Tao Geoghegan Hart

(Photo: Gonzalo Arroyo Moreno/Getty Images)

Potential role: Super domestique
Age: 27
Tour pedigree: Rode around last year and didn’t really do a lot.

A month ago I would have said Geoghegan Hart’s place for the Tour de France was under threat. Yes, he had a decent day at Tirreno but more should be expected from a rider who won the Giro d’Italia roughly 18 months ago.

The Dauphiné version of Geoghegan Hart, however, looks like the real deal. He looks motivated, hungry and most importantly, competitive. We haven’t really seen that from him in a while. Now all of a sudden he looks like a guaranteed starter for the Tour de France, and what’s more an outsider for more than just a domestique role.

The Dauphiné has yet to play out, so it’s early days, but the British rider is certainly moving in the right direction at the most important point in the season.

Ethan Hayter

(Photo: Dario Belingheri/Getty Images)

Potential role: Stage hunter
Age: 23
Tour pedigree: None.

On form alone, Hayter has to go to the Tour de France, with five wins already under his belt and a string of results so far at the Dauphiné.

There’s the obvious question over experience, and the fact that he and Tom Pidcock might overlap on certain stages in the race, but putting that aside, Hayter looks well equipped to make his grand tour debut this July. There will be favorable terrain and less pressure with a Vuelta ride but Hayter is certainly doing his best to at least give Ellingworth and the rest of the Ineos management a difficult puzzle to solve.

If he picks up a win in the Dauphiné, and takes the national championships in June, it will be very difficult to leave him out.

Filippo Ganna

(Photo: MARCO BERTORELLO/AFP via Getty Images)

Age: 25
Potential role: Stage hunter, targeting the yellow jersey, and domestique.
Tour pedigree: None.

Ganna probably has the most defined and clear-cut role on the team, and there’s no chance of him missing out on a spot in the final eight-man selection. He will target the yellow jersey in the first time trial and will be the favorite to achieve that goal and become the first Ineos rider since 2019 to lead the race. After that, the Italian will settle into the role of super domestique and stage hunter.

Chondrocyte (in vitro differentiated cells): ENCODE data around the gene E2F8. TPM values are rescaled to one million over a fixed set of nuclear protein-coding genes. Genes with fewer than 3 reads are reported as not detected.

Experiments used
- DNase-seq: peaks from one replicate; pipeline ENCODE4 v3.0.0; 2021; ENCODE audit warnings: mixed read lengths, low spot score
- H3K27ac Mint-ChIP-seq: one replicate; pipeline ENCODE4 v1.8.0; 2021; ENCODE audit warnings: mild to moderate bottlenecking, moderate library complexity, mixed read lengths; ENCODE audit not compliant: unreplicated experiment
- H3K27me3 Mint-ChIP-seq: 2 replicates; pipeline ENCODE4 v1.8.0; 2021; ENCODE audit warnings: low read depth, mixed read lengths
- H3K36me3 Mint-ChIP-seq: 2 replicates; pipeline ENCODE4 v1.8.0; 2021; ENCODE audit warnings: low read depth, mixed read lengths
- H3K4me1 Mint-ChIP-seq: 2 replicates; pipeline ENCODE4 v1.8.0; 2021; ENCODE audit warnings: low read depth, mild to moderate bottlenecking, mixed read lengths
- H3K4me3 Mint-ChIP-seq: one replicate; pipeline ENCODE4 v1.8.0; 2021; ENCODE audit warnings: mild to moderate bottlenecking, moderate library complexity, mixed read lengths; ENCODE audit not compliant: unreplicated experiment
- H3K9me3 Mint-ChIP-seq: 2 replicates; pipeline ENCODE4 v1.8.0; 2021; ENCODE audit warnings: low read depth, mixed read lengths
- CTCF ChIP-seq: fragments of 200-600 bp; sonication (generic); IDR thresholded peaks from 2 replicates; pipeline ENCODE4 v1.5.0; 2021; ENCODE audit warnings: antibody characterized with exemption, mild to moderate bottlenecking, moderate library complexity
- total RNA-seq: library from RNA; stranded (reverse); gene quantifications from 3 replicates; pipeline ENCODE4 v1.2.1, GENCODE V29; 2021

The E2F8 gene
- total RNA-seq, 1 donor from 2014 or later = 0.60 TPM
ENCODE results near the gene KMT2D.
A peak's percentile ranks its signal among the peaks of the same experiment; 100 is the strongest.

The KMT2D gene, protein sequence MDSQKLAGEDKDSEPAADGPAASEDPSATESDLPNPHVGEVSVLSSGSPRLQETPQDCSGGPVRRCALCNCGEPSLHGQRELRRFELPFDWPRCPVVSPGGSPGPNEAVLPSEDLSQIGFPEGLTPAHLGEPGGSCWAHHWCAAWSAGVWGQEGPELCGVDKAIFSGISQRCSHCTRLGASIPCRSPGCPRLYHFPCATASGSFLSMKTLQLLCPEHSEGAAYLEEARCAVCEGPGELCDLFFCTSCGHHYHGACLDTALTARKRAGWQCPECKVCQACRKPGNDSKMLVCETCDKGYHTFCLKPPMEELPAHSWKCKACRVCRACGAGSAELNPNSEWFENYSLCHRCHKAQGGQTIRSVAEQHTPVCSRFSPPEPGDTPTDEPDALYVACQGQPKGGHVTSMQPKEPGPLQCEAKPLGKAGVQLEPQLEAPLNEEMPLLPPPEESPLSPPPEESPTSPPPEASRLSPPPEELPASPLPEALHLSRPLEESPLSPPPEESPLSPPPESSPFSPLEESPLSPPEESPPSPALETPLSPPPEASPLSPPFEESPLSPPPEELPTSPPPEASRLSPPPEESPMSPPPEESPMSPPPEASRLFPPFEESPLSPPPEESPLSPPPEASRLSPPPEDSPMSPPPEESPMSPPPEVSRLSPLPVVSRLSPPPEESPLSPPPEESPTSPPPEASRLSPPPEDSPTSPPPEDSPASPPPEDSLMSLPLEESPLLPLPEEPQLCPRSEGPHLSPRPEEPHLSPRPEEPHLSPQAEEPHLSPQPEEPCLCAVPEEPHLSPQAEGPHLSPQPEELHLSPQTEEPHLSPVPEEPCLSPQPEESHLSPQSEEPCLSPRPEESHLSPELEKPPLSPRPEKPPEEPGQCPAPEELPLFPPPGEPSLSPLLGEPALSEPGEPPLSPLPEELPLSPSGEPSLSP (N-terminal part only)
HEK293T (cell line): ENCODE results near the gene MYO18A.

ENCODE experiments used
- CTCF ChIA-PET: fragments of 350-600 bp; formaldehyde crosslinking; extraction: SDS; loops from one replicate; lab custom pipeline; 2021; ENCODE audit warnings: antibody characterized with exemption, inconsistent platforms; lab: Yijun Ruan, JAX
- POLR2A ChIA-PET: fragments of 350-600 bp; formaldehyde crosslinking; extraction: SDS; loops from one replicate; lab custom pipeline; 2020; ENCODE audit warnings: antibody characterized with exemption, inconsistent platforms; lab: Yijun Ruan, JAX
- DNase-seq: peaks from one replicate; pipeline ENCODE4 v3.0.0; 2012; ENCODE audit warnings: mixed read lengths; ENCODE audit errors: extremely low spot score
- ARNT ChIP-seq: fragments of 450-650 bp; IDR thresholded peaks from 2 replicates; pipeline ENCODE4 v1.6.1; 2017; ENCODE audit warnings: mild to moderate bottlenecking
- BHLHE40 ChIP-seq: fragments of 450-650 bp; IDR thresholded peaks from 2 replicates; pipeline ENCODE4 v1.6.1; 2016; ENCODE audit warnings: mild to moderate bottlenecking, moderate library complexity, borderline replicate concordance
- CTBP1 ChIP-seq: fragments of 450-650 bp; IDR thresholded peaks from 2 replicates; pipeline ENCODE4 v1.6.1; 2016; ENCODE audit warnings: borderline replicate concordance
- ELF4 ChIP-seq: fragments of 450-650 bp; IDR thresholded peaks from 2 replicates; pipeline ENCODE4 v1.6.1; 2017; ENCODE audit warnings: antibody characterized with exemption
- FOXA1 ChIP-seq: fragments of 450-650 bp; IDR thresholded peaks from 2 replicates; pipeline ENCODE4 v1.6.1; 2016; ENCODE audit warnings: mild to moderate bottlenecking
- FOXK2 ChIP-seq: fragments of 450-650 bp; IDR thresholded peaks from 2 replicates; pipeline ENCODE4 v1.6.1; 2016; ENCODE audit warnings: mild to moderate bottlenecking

In terms of the team’s GC ambitions, Ganna will be key to protecting both Yates and Martínez during the opening week of cobbles and crosswinds.

Tom Pidcock

Tom Pidcock (Ineos Grenadiers)
(Photo: Getty Images)

Age: 22
Potential role: Stage hunter
Tour pedigree: None.

Pidcock is another possible Ineos debutant even though there are questions over his current form. He skipped the Giro d’Italia in May after an illness hampered spring but like Hayter, he’s another rider who Ineos could rely on for stage wins throughout the race. Unlike Hayter, Pidcock has to balance all of his mountain bike and road ambitions that he currently fosters but the Tour de Suisse later this month will provide evidence of his current condition.

Ineos, at its very nature, is a GC-based team, so bringing Hayter and Pidcock might feel like a luxury, or even a hindrance, rather than a benefit if they are truly seeking the yellow jersey. Pidcock, however, can target stages throughout the entire race. Suisse, as we said, is key, especially given the fact that he’s not finished a stage race so far this year.

Michał Kwiatkowski

(Photo: ERIC LALMAND/BELGA MAG/AFP via Getty Images)

Potential role: Stage hunter, superdomestique
Age: 32
Tour pedigree: He’s made the Tour team every year since he joined, apart from in 2016.

So dependable, so solid, and on his day still a proven winner.

Kwiatkowski is another rider the team can’t afford to pass over for the Tour de France. Ellingworth would probably pick the former world champion on his experience alone but the fact that he’s such a mainstay in the roster over the years is testimony to his importance. He’s the sort of rider who can work on the flats or in the high mountains and deliver day-after-day.

Luke Rowe

Age: 32
Potential role: Domestique
Tour pedigree: Raced every year since 2015